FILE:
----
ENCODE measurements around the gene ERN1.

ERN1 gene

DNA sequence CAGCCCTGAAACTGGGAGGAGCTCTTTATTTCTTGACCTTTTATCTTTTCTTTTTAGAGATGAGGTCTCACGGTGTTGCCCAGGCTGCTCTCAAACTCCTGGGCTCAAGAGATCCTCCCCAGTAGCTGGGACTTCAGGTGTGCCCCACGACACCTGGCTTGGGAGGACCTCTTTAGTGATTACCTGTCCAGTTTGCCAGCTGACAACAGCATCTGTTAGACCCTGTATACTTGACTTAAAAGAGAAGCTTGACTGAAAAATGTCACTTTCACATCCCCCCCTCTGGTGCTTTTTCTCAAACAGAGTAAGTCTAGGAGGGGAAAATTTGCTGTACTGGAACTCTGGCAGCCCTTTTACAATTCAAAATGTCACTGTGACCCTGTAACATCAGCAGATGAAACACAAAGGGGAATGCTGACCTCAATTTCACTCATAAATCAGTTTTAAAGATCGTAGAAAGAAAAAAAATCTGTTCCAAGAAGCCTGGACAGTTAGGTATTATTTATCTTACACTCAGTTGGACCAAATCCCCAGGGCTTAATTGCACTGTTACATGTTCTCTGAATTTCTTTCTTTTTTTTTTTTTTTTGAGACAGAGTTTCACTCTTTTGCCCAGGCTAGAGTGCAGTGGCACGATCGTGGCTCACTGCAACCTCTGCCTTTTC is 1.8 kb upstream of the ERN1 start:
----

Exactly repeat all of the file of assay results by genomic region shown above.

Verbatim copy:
ENCODE measurements around the gene ERN1.

ERN1 gene

DNA sequence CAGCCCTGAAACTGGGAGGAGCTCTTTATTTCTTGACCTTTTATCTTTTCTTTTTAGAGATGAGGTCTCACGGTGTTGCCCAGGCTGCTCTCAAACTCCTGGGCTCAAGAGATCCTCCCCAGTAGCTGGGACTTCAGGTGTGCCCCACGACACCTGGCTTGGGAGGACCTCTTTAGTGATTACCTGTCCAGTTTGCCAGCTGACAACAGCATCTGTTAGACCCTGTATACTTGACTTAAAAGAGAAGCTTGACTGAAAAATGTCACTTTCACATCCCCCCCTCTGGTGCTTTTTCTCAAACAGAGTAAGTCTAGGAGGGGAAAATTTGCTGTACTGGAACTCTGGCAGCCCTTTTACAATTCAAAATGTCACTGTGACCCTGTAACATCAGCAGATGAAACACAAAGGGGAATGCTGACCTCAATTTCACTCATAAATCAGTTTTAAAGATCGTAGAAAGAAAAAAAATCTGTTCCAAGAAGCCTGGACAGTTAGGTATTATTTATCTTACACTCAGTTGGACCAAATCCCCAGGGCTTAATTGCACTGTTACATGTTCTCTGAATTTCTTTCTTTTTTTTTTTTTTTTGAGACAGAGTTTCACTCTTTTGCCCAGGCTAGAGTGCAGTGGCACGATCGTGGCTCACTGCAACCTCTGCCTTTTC is 1.8 kb upstream of the ERN1 start: